Source: Independent Online
A little known incident concerning the communist regime in the former USSR is the fact that at the height of the last war, with the Nazi armies deep in Russian soil, Joseph Stalin, the Communist dictator, sought the help of the Orthodox Church in order to bolster the morale of his people. This Church had been brutally persecuted by the communists and hundreds of thousands of Orthodox Christians had paid dearly for their faith; countless numbers were sent to the various Gulags to die of cold, starvation and overwork. The regime had gone so far as to blow up (now splendidly rebuilt) Christ the Saviour cathedral in Moscow in the early thirties.
What could have induced the Soviet government, which had officially institutionalized atheism, to turn to God and ask for help to be able to endure and overcome the atrocious situation the Russian people found themselves in? The answer lies in the fact that no matter how much he whispers in our ears words to the contrary, Satan, who Christ called ‘a liar and the father of lies’, there resides in the deep recesses of our hearts a mysterious longing for the divine which cannot be completely quelled. Moreover, sometimes we grudgingly have to accept our utter impotence when faced with certain insurmountable difficulties. Stalin realized that the ideals proposed by Communist ideology were simply not enough to cling to, considering the dire straits the Russian people were in. They needed much more and this could only be provided by turning towards God and asking for His help.
Today, many people in the western developed countries have discarded religion, in this case the Christian faith, believing that somehow life becomes easier to live (and bear) without what they believe are the constraints of religion. But in the words of an eminent Catholic prelate, GiacomoBiffi, this has led to a generation which is ‘sazi e desperati’ – satisfied and desperate. It is undeniable that when the divine has been set aside in one’s life, the emptiness that necessarily results has to be somehow filled up. This often leads us to build our life upon things which in the end prove to be – a career, money, unbridled ambition, political belief, youth, physical appearance, health, etc. Even the love of dear ones comes to an end (at least in this life) through death or other circumstances.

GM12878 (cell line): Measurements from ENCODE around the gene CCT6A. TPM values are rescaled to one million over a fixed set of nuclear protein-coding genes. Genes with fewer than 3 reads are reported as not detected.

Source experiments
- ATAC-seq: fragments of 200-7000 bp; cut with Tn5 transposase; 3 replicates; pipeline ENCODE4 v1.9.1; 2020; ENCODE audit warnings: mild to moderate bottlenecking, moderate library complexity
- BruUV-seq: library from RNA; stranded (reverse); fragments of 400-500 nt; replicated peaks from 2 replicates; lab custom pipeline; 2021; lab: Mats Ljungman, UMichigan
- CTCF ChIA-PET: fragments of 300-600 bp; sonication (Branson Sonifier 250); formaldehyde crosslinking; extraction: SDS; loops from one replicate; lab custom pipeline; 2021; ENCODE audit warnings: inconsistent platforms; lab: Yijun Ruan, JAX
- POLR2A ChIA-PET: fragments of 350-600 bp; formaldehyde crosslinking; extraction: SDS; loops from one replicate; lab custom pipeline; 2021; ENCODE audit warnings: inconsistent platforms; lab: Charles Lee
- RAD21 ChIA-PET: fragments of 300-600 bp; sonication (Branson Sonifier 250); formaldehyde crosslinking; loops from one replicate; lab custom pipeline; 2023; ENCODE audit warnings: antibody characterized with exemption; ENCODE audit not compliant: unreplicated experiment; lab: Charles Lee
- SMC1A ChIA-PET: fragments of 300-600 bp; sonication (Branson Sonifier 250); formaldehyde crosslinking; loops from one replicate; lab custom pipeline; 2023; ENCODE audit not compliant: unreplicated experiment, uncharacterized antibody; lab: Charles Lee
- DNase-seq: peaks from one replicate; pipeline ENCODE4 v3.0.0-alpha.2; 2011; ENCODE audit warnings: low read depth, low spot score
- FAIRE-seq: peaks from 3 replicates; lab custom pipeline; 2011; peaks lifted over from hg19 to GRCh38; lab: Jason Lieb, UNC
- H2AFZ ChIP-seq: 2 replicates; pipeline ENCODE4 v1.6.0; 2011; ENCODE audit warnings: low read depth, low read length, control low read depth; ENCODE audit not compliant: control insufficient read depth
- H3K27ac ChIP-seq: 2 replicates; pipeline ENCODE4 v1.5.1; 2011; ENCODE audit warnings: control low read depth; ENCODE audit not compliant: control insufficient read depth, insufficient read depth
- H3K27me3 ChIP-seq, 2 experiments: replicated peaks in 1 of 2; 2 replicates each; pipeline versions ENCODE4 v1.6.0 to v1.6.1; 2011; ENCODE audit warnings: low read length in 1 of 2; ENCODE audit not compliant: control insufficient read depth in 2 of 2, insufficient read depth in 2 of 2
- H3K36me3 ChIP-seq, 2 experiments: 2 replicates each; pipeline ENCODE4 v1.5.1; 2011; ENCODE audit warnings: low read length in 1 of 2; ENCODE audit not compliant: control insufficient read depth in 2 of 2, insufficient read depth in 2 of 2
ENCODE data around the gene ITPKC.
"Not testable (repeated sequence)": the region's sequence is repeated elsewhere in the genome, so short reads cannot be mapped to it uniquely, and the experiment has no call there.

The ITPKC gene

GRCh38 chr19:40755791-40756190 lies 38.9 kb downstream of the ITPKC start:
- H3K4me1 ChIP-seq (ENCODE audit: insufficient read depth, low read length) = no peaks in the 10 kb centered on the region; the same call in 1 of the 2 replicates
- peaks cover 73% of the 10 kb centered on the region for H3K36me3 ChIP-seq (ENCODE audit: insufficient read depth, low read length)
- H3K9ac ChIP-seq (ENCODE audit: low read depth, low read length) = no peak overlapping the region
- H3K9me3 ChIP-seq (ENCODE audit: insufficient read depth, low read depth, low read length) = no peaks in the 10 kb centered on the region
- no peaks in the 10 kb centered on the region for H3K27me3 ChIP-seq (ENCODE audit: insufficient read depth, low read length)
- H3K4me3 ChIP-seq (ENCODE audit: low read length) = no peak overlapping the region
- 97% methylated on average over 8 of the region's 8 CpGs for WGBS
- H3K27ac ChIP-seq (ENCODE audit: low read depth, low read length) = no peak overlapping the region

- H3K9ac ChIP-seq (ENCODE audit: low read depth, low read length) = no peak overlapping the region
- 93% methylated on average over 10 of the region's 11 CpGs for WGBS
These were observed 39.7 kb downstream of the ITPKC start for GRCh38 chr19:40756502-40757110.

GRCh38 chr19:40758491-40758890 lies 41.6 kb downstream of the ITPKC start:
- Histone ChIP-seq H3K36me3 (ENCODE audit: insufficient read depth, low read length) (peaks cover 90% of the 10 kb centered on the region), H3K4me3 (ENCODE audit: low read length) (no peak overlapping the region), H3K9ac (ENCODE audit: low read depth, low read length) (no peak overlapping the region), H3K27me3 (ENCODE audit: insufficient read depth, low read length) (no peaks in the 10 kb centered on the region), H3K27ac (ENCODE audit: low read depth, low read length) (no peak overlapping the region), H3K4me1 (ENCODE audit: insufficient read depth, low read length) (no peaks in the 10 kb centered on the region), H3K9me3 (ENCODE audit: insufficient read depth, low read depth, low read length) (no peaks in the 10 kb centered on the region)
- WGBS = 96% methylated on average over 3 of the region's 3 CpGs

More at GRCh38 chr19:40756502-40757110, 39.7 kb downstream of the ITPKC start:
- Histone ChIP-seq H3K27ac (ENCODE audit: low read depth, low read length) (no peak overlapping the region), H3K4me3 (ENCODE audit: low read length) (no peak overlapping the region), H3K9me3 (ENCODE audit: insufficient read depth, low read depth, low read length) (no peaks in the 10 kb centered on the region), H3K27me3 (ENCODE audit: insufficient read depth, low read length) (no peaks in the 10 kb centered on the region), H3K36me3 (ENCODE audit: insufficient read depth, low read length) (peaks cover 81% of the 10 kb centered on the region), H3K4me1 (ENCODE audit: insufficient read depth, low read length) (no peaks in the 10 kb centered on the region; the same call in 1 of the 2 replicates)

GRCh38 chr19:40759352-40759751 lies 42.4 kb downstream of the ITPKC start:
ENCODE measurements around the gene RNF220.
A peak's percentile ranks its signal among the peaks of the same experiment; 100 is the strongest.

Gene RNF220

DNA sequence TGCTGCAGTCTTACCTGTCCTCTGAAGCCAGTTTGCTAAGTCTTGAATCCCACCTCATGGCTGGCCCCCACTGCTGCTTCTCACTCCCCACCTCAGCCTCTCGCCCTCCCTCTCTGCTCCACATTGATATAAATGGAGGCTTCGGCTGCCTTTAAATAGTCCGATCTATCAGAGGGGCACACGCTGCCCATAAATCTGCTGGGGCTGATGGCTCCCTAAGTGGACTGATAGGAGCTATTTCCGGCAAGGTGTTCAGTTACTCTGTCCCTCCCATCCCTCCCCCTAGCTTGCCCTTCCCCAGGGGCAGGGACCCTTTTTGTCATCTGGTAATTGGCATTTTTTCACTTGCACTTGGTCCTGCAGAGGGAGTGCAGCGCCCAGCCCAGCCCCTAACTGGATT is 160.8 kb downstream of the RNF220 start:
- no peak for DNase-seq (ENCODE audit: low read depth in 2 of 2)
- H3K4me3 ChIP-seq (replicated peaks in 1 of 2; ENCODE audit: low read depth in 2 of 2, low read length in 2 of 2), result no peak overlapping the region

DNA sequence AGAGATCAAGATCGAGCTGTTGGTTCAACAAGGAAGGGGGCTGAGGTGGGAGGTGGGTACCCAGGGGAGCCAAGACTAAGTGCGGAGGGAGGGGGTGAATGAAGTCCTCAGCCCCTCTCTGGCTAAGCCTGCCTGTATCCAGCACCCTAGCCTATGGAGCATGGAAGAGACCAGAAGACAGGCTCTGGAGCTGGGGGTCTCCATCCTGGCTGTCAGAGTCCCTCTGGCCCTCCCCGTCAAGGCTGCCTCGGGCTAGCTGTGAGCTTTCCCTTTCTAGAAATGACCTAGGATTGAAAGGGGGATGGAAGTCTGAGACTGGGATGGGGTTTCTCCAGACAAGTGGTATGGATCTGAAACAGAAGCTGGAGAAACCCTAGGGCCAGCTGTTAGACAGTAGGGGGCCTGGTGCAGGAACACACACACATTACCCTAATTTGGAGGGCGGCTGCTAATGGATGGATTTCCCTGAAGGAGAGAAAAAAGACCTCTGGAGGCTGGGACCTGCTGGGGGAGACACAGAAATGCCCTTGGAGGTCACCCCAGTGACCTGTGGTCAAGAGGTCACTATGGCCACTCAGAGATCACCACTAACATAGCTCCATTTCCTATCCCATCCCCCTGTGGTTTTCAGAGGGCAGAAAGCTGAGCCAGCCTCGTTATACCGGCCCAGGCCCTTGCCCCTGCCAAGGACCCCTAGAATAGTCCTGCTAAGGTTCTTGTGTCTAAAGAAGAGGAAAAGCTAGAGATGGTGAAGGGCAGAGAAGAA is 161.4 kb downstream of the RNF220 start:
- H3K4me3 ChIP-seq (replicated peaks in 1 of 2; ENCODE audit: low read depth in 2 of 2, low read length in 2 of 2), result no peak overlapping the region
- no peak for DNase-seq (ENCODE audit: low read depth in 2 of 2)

The two great ideologies of the 20th century, Nazism and Communism, had in common the fact that, having waged a fierce war against religion, they tried vainly to replace it with the deification of their leaders, Hitler and Stalin and their political ideals. It did not work and millions died in the process.
Today, secularism seeks to exclude God from every sphere of society, and especially from the hearts of men and women who not realize that they simply can never hope to fill up the void created by such exclusion. The anti-depressants industry can vouch for this. Many youths, dazed by loud music, alcohol, sex and perhaps drugs, sadly reflect a society which promises a lot but delivers much less than expected.
During that terrible night in Manzoni’s Promessi Sposi, the Innominato, hounded by the misdeeds of his past life and reflecting in despair upon his aimless future, was saved from ending his life by the words, ‘Io sono, pero’, referring to a God who is ready to forgive even the most heinous of crimes for an act of mercy. St Augustine, who knew what living far away from God and indulging in worldly pleasures meant, could not have expressed better the eternal truth that God has made us for Himself and our heart will never rest unless it rests in Him. Would that these words touch the hearts of those of us who drag ourselves through life not knowing where we are heading, foolishly believing that, once God and his laws have been set aside, we have complete control over our present and future life. We are bound to be disappointed.